It’s a sunny day in DUMBO as New York International meets Max Schuetz, a young German entrepreneur, at the NYU Poly incubator. As we walk inside the aged brick building towards a large steel door, Max pulls out his smartphone. He opens an app called KISI and swipes the phone’s screen displaying a tab called “unlock.” Within milliseconds we hear the door unlock and we enter a room filled with passionate, young entrepreneurs; all of who used their smartphones to unlock the same door that morning. Less than three years ago Max co-founded the company – along with Bernhard Mehl and Carl Pfeiffer – that made this easy access possible. After beating 220 other participants in the NYC Next Idea Competition in 2013, the KISI team decided it was time to bring their smartphone-powered virtual key company from Munich to New York City.
For people who have never heard of KISI, what’s your elevator pitch?
It’s a combination of “keys” and “easy!” KISI enables people to unlock their doors with virtual keys on their smartphones. It’s essentially a smartphone app paired with a small device integrated with a building’s electronic access system. KISI owners can easily share keys with whomever they want directly through the smartphone app or via email. This unique ability eliminates the need to wait at home in order to let your repairman or visiting friend in; with a simple click you can share keys, and just as easily you can revoke their access.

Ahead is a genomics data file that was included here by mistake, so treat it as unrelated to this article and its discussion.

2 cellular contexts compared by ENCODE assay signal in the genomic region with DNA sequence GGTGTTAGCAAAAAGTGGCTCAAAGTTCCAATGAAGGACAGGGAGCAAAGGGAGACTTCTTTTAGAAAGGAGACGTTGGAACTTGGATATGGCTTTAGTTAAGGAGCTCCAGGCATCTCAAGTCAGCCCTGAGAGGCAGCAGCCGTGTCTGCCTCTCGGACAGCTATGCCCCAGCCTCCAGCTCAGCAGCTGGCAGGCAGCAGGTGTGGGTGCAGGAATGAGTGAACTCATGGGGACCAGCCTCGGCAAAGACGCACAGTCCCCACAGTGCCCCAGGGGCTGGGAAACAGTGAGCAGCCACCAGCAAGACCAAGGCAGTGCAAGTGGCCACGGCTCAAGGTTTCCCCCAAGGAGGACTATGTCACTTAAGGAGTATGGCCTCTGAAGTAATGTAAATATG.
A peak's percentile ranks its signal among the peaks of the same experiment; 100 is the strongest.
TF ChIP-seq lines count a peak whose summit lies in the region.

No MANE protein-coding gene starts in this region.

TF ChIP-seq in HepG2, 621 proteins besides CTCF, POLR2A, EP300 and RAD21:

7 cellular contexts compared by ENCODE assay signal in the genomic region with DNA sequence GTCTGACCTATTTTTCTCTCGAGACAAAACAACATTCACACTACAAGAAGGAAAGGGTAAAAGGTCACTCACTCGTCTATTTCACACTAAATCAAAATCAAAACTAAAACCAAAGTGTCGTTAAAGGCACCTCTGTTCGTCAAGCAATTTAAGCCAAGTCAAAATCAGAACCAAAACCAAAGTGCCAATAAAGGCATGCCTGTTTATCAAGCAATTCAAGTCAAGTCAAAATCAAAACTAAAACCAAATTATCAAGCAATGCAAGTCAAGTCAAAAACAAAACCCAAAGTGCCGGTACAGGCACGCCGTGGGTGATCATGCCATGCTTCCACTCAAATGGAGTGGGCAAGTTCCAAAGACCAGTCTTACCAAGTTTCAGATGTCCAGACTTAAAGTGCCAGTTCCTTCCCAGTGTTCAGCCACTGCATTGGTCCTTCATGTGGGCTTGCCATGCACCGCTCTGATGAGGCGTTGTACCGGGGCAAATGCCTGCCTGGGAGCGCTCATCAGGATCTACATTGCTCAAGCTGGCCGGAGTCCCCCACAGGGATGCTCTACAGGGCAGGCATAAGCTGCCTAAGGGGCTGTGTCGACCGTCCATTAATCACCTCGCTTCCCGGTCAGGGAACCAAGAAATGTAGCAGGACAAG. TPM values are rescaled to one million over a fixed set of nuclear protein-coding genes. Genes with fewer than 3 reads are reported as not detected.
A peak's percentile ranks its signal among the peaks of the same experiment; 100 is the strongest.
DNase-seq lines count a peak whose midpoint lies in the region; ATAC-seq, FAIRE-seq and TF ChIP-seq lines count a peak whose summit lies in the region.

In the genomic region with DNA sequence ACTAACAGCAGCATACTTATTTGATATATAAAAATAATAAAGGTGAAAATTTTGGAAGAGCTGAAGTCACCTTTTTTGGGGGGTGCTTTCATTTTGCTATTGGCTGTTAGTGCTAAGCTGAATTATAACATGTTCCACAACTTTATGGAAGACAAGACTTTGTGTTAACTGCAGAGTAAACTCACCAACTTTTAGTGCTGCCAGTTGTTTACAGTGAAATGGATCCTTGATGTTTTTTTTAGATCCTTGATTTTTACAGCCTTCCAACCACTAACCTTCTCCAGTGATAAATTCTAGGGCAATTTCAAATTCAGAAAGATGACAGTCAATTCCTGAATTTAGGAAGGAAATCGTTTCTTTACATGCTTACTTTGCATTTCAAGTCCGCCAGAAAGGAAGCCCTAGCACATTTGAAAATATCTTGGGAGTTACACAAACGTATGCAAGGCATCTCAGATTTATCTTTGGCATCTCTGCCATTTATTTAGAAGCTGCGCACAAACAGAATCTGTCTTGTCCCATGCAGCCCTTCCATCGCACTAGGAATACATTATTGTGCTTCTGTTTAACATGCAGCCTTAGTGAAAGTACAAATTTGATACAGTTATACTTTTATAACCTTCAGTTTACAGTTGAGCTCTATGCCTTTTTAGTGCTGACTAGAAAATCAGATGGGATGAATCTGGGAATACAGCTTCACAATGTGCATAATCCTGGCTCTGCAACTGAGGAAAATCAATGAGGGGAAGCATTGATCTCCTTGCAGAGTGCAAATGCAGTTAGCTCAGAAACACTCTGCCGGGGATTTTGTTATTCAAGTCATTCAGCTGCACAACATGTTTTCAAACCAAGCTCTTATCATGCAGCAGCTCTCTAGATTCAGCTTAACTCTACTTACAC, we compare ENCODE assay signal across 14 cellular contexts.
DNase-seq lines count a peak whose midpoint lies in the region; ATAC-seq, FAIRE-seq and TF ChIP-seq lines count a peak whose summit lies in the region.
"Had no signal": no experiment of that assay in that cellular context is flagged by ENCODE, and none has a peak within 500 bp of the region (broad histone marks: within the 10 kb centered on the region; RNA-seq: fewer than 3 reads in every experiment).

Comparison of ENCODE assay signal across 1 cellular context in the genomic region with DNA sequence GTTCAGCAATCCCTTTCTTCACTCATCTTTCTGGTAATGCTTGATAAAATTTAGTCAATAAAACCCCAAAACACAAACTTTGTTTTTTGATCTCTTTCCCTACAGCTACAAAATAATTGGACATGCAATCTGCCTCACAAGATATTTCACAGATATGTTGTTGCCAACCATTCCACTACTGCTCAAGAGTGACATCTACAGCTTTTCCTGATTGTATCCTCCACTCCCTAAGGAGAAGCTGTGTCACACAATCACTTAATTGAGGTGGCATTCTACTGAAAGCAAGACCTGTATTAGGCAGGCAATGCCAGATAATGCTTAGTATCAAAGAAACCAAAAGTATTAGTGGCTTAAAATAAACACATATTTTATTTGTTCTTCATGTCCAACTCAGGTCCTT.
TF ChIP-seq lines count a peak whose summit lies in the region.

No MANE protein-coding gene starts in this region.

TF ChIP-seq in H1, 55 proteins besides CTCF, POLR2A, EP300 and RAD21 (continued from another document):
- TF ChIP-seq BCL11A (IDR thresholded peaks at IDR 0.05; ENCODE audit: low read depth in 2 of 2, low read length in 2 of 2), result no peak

How did you come up with idea?
It’s a funny story really. We were working at a fitness-machine startup in Munich and the business was growing rapidly. The doorbell was constantly ringing, distracting the engineers who had to stand up in order to buzz people in. The engineers would come up with all kinds of creative solutions to avoid getting up; like assembling pens long enough to reach the intercom. We figured there had to be a smarter way. So we thought; why do our keys remain physical objects when everything else exists virtually on our smartphones?
Who are your clients?
For now, KISI is mainly focused on commercial application like office buildings and residential complexes. Most of our clients are in New York and the US, but our system can easily integrate into any existing electronic access system. The investment costs are very low compared to the huge impact it has in terms of gained control and flexibility.
Have you always wanted to be an entrepreneur?
Yes, I have always been drawn to that sense of freedom. I wanted to be able to decide for myself and shape my own ideas. You’re never free from having to run your company or take care of your employees, but it’s something I’ve always wanted to do; to have an idea, start a company, watch it grow, and make it bigger. And of course its great to be able to give your colleagues a job and a fun work environment.
What was it about New York that made you want to move here?